In a sensitivity analysis, the mean effect size was calculated by including only the studies (k = 8) using the SF-36 Physical Health Status scale [5Fontenelle IS, Fontenelle LF, Borges MC, et al. Quality of life and symptom dimensions of patients with obsessive-compulsive disorder. Psychiatry Res 2010; 179(2): 198-203.[http://dx.doi.org/10.1016/j.psychres.2009.04.005] [PMID: 20483484] , 36Albert U, Maina G, Bogetto F, Chiarle A, Mataix-Cols D. Clinical predictors of health-related quality of life in obsessive-compulsive disorder. Compr Psychiatry 2010; 51(2): 193-200.[http://dx.doi.org/10.1016/j.comppsych.2009.03.004] [PMID: 2015 2302] , 37Rodriguez-Salgado B, Dolengevich-Segal H, Arrojo-Romero M, et al. Perceived quality of life in obsessive-compulsive disorder: Related factors. BMC Psychiatry 2006; 6: 20.[http://dx.doi.org/10.1186/1471-244X-6-20] [PMID: 16684346] , 39Eisen JL, Mancebo MA, Pinto A, et al. Impact of obsessive-compulsive disorder on quality of life. Compr Psychiatry 2006; 47(4): 270-5.[http://dx.doi.org/10.1016/j.comppsych.2005.11.006] [PMID: 16769 301] -41Koran LM, Thienemann ML, Davenport R. Quality of life for patients with obsessive-compulsive disorder. Am J Psychiatry 1996; 153(6): 783-8.[http://dx.doi.org/10.1176/ajp.153.6.783] [PMID: 8633690] , 43Trettim AJ, Pires JP, Matos MB, et al. Quality of Life among Young Adults with Obsessive Compulsive Disorder: A Population-Based Study. Int J Fam Comm Med 2017; 1: 1-7.[http://dx.doi.org/10.15406/ijfcm.2017.01.00007] , 48Jahangard L, Fadaei V, Sajadi A, et al. Patients with OCD report lower quality of life after controlling for expert-rated symptoms of depression and anxiety. Psychiatry Res 2018; 260: 318-23.[http://dx.doi.org/10.1016/j.psychres.2017.11.080] [PMID: 29227895] ]. The results showed a medium significant effect size favouring controls over patients with OCD (SMD = -0.63, SE = 0.26, 95% CI: -1.15 - 0.10, p < 0.05). Evidence of publication bias was not observed as the result of the Egger test was not significant [B = -8.88, SE = 4.75, 95% CI: -20.851 - 2.74, t(6) = 1.86, p = 0.11]. Absence of publication bias was also supported by the trim and fill procedure which showed that the mean effect size did not change when it was corrected for publication bias (SMD = -0.63, 95% CI: -1.15 - 0.10; number of trimmed studies =0].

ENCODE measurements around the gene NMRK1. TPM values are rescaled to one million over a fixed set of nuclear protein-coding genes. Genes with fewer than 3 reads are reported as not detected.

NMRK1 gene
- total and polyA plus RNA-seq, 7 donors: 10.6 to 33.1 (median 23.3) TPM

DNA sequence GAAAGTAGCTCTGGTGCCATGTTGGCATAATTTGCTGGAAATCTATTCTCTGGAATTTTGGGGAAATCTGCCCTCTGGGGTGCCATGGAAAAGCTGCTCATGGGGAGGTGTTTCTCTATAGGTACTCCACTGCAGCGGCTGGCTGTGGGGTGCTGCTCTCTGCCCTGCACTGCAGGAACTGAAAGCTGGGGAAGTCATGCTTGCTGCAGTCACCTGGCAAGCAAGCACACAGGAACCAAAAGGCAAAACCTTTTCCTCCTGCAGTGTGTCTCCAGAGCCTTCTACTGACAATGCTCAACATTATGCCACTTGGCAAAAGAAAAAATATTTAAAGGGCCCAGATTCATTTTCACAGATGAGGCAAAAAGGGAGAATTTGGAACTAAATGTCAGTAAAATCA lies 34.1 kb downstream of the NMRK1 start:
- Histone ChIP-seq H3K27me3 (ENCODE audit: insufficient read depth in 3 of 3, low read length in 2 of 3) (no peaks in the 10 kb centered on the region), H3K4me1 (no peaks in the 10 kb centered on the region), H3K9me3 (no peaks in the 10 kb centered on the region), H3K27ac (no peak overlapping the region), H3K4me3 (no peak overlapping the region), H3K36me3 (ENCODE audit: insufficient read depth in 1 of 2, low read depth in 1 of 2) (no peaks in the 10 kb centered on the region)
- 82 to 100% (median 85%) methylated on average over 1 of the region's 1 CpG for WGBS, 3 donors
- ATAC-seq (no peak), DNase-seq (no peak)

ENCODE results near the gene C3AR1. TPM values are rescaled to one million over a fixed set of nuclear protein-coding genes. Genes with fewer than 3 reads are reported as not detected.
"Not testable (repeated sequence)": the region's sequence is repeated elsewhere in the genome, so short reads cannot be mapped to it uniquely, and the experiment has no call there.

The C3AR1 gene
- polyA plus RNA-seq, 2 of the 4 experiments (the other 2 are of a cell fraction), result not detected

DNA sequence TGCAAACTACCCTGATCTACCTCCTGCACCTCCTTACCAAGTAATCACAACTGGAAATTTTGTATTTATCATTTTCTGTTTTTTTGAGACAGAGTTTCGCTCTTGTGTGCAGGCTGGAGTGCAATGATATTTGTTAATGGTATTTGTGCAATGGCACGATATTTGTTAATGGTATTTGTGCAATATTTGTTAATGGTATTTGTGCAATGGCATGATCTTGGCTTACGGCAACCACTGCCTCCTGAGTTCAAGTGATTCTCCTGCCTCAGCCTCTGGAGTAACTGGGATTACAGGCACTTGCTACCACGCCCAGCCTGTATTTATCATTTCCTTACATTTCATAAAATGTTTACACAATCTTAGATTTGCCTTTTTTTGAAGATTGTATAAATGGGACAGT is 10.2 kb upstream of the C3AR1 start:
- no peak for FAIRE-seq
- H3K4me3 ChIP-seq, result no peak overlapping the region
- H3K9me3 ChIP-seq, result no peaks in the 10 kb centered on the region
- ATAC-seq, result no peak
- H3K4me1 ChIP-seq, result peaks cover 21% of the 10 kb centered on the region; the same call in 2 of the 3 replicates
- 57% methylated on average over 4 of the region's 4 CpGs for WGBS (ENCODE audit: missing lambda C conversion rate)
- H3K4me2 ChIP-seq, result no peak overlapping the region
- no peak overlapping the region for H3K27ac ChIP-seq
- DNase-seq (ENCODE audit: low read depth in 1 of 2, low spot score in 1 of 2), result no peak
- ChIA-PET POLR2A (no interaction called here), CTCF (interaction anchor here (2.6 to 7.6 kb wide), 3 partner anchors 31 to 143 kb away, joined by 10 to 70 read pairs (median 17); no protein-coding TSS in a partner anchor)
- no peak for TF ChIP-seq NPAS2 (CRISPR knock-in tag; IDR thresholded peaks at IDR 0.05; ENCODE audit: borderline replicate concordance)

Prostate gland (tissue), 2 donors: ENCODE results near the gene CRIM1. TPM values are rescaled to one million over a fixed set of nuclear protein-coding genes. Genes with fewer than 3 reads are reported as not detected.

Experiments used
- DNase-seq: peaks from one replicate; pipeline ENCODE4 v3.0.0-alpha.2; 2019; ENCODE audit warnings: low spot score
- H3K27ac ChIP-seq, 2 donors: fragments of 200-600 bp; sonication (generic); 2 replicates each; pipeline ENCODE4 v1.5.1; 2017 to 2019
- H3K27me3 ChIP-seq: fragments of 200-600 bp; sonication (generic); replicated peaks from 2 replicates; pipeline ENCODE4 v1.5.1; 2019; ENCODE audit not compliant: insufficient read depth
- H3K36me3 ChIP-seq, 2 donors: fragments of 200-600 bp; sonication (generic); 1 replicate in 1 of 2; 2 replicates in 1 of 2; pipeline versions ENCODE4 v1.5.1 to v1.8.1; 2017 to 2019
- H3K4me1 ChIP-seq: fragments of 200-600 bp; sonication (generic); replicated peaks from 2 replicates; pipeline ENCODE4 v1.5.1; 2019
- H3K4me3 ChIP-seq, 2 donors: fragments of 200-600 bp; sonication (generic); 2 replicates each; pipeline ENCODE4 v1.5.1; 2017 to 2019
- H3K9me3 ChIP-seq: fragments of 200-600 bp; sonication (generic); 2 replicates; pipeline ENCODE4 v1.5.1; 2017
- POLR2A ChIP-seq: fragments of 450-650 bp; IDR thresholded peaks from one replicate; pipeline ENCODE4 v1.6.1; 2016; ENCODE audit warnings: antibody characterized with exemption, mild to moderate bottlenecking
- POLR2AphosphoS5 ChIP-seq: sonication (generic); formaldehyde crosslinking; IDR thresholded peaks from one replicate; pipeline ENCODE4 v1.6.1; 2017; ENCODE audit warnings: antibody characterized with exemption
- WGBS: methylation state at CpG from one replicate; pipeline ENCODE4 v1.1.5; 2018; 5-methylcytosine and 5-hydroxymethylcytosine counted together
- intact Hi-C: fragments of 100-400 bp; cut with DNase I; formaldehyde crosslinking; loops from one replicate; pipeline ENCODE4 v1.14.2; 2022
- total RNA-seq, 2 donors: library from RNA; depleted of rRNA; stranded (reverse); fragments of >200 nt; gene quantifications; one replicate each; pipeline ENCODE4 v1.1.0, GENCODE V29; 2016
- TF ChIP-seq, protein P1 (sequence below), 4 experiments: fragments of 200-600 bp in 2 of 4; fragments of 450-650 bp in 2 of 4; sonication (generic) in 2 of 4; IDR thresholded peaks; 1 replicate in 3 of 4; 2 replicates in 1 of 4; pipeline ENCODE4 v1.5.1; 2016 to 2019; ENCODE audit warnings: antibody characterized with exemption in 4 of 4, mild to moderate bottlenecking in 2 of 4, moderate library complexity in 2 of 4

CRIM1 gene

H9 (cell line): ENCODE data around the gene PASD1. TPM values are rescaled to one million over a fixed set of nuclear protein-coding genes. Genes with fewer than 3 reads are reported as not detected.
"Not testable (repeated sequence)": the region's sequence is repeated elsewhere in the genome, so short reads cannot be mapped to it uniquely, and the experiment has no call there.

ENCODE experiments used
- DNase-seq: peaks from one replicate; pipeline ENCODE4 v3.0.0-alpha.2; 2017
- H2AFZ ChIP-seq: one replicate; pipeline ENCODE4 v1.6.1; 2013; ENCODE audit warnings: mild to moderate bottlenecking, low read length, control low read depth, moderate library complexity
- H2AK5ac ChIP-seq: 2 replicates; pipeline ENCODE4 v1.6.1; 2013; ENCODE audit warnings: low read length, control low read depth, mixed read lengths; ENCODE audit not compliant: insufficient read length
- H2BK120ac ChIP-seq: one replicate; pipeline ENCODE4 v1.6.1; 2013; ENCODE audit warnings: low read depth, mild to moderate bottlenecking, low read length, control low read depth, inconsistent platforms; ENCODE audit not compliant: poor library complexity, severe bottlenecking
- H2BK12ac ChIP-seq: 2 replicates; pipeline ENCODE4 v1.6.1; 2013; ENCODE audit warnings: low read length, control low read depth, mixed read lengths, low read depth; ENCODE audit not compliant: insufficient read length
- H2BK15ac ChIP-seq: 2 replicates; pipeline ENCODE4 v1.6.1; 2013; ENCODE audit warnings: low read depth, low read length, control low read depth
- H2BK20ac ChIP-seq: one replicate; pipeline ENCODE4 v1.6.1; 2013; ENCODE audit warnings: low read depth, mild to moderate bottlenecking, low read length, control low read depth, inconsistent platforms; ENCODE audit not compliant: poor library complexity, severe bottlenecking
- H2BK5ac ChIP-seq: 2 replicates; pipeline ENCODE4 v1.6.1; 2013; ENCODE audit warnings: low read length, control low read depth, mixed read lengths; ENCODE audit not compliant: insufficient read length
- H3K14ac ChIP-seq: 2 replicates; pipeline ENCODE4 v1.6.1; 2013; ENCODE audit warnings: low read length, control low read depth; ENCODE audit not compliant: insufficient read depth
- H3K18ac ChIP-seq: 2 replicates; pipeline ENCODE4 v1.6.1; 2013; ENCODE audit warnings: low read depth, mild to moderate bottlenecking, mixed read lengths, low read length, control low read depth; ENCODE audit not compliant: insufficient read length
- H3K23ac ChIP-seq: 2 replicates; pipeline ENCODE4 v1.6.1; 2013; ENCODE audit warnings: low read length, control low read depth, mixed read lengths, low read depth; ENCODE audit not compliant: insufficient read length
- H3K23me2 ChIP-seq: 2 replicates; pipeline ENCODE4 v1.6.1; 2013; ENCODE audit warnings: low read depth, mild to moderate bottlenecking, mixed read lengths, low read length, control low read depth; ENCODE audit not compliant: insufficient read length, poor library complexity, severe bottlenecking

Another sensitivity analysis included only the studies using adults (k = 12) [5Fontenelle IS, Fontenelle LF, Borges MC, et al. Quality of life and symptom dimensions of patients with obsessive-compulsive disorder. Psychiatry Res 2010; 179(2): 198-203.[http://dx.doi.org/10.1016/j.psychres.2009.04.005] [PMID: 20483484] , 36Albert U, Maina G, Bogetto F, Chiarle A, Mataix-Cols D. Clinical predictors of health-related quality of life in obsessive-compulsive disorder. Compr Psychiatry 2010; 51(2): 193-200.[http://dx.doi.org/10.1016/j.comppsych.2009.03.004] [PMID: 2015 2302] -41Koran LM, Thienemann ML, Davenport R. Quality of life for patients with obsessive-compulsive disorder. Am J Psychiatry 1996; 153(6): 783-8.[http://dx.doi.org/10.1176/ajp.153.6.783] [PMID: 8633690] , 43Trettim AJ, Pires JP, Matos MB, et al. Quality of Life among Young Adults with Obsessive Compulsive Disorder: A Population-Based Study. Int J Fam Comm Med 2017; 1: 1-7.[http://dx.doi.org/10.15406/ijfcm.2017.01.00007] , 45Kumar A, Sharma MP, Kandavel T, Reddy YJ. Cognitive appraisals and quality of life in patients with obsessive compulsive disorder. J Obsessive Compuls Relat Disord 2012; 1: 301-5.[http://dx.doi.org/10.1016/j.jocrd.2012.08.003] -48Jahangard L, Fadaei V, Sajadi A, et al. Patients with OCD report lower quality of life after controlling for expert-rated symptoms of depression and anxiety. Psychiatry Res 2018; 260: 318-23.[http://dx.doi.org/10.1016/j.psychres.2017.11.080] [PMID: 29227895] ]. A medium significant effect size emerged favouring controls over patients with OCD (SMD = -0.60, SE = 0.22, 95% CI: -1.05 - 0.16, p < 0.01). Evidence of publication bias was not observed as the Egger test was not significant [B = -2.52, SE = 4.06, 95% CI: -11.58 - 6.53, t(10) = 0.10, p = 0.54]. Absence of publication bias was also supported by the trim and fill procedure showing that the mean effect size did not change when corrected for publication bias (SMD = -0.60, 95% CI: -1.05 - 0.15; number of trimmed studies =0).